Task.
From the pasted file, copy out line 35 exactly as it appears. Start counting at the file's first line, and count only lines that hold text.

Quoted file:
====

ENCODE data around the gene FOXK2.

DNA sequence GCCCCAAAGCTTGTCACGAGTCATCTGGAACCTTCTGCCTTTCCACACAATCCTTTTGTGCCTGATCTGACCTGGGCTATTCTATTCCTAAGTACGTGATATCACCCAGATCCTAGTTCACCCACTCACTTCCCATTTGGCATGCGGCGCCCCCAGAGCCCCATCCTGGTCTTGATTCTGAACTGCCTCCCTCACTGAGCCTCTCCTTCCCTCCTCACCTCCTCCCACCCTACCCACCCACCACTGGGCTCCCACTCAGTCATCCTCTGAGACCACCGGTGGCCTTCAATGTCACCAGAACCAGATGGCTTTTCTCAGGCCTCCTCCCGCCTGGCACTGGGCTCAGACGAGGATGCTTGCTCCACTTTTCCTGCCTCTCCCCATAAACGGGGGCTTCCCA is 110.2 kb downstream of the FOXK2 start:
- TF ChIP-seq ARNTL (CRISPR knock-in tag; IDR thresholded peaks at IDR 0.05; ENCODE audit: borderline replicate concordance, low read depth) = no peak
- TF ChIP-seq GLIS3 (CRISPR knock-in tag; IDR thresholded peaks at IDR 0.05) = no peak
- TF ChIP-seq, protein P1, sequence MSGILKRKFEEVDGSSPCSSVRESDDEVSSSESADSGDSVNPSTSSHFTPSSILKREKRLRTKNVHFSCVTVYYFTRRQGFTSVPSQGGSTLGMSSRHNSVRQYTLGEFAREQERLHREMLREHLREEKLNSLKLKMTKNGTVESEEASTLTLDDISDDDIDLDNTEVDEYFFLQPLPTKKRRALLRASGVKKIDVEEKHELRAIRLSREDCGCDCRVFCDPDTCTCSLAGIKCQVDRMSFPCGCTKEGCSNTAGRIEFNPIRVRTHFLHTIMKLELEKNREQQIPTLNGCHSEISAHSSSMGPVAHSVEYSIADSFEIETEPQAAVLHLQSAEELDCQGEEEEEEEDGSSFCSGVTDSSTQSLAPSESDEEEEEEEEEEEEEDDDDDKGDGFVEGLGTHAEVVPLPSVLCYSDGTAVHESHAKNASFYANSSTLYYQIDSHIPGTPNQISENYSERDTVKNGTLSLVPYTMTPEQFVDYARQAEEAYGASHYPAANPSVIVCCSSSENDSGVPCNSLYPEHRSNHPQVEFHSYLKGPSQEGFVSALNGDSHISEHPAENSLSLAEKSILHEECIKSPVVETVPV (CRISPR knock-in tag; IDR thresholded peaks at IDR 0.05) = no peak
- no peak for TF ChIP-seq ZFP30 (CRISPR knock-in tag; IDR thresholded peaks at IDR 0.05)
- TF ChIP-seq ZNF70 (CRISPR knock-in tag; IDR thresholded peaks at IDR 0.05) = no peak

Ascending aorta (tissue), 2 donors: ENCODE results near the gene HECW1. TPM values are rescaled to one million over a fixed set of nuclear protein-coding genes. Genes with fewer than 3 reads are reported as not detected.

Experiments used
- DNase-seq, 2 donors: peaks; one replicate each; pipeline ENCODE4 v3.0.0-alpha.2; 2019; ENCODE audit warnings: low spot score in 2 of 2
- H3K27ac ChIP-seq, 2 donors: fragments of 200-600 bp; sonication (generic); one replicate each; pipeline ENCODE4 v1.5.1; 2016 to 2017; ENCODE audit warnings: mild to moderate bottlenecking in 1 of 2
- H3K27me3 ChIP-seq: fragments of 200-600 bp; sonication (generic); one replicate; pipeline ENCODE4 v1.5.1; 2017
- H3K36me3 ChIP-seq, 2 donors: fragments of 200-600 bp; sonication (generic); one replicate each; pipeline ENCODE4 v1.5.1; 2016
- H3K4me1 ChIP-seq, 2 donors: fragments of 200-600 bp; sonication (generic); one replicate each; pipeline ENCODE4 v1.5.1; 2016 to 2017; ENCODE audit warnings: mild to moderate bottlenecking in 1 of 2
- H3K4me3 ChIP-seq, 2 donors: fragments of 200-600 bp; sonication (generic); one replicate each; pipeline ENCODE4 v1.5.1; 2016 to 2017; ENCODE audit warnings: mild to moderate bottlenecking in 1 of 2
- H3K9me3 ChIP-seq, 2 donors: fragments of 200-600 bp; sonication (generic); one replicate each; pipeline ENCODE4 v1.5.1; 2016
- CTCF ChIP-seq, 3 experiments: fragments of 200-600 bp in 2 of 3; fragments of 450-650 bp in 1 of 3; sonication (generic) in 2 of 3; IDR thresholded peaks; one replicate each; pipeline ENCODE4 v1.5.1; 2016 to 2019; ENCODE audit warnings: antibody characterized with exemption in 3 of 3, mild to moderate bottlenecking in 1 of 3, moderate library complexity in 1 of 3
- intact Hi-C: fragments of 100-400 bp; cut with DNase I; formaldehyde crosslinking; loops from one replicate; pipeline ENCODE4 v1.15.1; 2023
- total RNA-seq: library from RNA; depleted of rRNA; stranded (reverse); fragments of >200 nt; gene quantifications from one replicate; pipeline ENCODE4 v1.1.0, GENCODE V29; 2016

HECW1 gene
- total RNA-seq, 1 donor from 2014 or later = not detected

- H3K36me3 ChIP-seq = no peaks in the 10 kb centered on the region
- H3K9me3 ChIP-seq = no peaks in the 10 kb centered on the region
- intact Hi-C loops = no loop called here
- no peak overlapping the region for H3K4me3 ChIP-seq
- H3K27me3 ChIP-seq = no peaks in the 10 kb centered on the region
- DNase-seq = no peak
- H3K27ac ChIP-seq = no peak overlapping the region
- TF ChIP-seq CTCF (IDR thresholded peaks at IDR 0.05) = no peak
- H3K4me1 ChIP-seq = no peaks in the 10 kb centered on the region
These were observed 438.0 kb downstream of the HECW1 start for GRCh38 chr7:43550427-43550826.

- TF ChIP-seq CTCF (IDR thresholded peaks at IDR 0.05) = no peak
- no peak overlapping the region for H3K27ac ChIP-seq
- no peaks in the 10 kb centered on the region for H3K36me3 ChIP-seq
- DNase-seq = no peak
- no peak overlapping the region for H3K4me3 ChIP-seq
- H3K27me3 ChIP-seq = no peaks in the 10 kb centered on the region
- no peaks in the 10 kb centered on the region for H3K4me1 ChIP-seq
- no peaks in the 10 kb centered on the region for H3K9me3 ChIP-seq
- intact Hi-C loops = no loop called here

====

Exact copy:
- DNase-seq = no peak